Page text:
3 pm – 4 pm:
Summary and plenum discussion

Learning objectives

Teaching aims are to enable the student to:

  • formulate research questions using the theory of rational choice.  
  • understand law and legal science in the light of this theory.
  • understand the methodology of law and economics and its core ideas.
  • use analytical tools developed within economics.



Start date

End date




Course Literature
  1. Analytical Methods for Lawyers, by Jackson, Kaplow, Shavell, et al. Foundation Press, 2003. Chapter 1-3, 6.5 – 6.8, 

  2. Economic analysis of accident law, Steven Shavell, chapter 1-4 in Foundations of the economic analysis of law: https://www.fd.unl.pt/docentes_docs/ma/LTF_MA_24338.pdf,

  3. A note on the Coase theorem, Henrik Lando and Gunnar Nordén

  4. The Craft of Research, by Booth, Colomb and Williams. Chapter 1-10 (inclusive), mainly 2-10.

  5. Alf Ross and the functional analysis of law, Henrik Lando

  6. Foundations of the economic analysis of law, Steven Shavell: The introduction from https://www.fd.unl.pt/docentes_docs/ma/LTF_MA_24338.pdf above, and chapter 26 in http://www.nber.org/papers/w9700.pdf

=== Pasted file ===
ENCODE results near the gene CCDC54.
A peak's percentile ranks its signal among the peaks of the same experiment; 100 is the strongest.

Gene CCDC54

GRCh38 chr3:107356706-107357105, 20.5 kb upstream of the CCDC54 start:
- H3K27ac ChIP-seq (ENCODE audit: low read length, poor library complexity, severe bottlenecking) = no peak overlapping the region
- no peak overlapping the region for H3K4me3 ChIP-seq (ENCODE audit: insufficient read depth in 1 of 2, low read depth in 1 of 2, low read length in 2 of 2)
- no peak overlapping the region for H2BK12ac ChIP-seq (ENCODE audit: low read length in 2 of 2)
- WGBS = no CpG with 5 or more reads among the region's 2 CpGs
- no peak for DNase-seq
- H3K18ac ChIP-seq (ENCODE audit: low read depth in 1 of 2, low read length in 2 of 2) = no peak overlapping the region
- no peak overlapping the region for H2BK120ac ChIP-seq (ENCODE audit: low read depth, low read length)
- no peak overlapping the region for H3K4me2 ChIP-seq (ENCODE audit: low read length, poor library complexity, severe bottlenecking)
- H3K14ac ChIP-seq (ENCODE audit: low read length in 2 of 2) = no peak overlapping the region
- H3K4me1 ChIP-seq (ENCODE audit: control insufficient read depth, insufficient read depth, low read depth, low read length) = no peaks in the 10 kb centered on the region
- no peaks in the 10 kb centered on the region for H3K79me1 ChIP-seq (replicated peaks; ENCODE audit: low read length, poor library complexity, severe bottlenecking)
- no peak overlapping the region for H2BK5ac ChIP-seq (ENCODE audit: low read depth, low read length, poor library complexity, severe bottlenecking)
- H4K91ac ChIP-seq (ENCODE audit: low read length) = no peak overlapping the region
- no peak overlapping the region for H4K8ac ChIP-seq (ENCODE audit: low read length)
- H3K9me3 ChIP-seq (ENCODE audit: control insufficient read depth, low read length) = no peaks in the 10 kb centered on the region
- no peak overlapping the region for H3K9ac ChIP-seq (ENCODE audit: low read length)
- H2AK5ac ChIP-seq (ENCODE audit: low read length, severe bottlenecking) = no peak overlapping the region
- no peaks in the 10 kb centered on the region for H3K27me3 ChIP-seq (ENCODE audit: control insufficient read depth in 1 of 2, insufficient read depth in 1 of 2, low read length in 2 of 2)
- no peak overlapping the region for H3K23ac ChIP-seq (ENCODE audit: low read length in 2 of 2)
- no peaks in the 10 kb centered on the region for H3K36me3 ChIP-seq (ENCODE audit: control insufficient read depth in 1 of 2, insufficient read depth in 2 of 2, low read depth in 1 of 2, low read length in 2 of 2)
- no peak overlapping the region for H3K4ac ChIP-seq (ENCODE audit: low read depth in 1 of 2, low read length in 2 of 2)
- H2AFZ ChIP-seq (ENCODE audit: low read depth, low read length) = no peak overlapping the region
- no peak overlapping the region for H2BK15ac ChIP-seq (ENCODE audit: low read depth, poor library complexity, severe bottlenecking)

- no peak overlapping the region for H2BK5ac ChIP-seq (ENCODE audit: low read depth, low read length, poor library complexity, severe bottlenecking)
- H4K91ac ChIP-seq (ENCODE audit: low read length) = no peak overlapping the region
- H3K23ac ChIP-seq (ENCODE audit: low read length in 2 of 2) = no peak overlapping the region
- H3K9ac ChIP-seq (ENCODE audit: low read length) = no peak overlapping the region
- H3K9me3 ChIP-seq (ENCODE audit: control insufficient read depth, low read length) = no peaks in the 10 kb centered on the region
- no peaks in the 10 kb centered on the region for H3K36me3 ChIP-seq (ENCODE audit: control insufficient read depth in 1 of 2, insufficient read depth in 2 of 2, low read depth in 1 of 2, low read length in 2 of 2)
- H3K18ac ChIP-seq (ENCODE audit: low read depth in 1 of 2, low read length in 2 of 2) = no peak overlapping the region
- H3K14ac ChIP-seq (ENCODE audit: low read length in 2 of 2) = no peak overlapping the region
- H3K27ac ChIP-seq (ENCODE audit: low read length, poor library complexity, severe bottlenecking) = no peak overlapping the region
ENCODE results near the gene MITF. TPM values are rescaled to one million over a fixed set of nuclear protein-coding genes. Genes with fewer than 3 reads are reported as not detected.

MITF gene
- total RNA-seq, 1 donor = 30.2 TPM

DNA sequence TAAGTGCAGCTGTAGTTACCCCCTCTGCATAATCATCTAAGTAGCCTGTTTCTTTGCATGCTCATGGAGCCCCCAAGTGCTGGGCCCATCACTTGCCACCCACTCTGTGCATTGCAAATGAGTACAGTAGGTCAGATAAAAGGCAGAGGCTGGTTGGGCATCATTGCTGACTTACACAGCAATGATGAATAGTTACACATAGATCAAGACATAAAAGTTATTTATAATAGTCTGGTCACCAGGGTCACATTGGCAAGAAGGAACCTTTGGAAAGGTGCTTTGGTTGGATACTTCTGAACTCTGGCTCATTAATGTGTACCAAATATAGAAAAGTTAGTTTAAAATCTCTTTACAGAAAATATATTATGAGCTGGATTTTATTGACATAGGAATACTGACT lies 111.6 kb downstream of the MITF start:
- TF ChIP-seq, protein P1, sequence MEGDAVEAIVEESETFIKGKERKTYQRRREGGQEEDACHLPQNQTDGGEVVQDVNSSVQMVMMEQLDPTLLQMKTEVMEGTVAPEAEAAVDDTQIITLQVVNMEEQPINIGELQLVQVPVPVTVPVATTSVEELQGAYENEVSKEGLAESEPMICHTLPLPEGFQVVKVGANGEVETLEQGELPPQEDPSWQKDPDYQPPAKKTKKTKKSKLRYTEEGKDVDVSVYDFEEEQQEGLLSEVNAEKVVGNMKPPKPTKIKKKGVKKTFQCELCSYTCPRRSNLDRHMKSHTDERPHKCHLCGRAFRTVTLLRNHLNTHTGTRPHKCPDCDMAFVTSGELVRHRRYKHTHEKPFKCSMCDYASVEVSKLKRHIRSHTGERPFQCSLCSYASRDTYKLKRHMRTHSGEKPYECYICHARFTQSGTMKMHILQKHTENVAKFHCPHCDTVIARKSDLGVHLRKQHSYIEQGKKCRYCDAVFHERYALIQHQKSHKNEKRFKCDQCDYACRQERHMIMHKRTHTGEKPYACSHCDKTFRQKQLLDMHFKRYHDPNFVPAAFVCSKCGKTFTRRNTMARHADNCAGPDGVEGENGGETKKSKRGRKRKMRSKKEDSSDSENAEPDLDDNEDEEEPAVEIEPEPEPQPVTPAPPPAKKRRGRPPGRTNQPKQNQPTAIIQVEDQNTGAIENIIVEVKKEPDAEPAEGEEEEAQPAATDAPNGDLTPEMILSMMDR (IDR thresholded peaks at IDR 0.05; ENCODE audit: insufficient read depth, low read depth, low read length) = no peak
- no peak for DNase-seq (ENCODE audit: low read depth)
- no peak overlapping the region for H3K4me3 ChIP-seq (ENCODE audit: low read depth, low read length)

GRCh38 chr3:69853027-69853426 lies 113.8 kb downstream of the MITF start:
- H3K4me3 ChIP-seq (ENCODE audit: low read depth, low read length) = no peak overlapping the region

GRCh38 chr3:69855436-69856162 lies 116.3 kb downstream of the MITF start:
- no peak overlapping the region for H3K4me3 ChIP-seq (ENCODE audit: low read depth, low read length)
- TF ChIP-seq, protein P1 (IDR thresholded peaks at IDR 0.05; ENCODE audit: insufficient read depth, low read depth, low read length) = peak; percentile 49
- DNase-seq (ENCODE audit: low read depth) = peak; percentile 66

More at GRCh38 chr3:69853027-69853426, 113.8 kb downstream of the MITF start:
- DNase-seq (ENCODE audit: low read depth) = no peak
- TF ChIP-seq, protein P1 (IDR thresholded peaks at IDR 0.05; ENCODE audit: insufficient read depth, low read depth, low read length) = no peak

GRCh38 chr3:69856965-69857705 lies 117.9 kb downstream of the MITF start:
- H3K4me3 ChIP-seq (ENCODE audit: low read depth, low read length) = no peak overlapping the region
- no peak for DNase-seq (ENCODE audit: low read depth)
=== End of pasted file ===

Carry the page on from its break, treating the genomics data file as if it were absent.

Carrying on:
Supplementary reading (not required):

  1. An Introduction to Law and Economics, Mitch Polinsky.

  2. Calabresi, G. and D. Melamed. 1972. Property rules, liability rules, and inalienability: one view of the cathedral. Harvard Law Review 85(6), 1089–128.

  3. Foundations of the economic analysis of law, Steven Shavell

JurForsk institutions or Høgskolen i Sørøst-Norge: 850 DKK; All other students: DKK 3.250

Minimum number of participants

Maximum number of participants

Copenhagen Business School
Porcelænshaven 18b
2000 Frederiksberg
Room: PH18B 2.142 (2nd floor)

Contact information
Please contact Course Coordinator Henrik Lando (hl.jur@cbs.dk) for any questions on the course.

For any administrative matters please contact PhD Support Nina Iversen
(ni.research@cbs.dk / tel.: +45 38 15 24 75)

Registration deadline

Please notice that the registration is binding after the registration deadline. 
Register here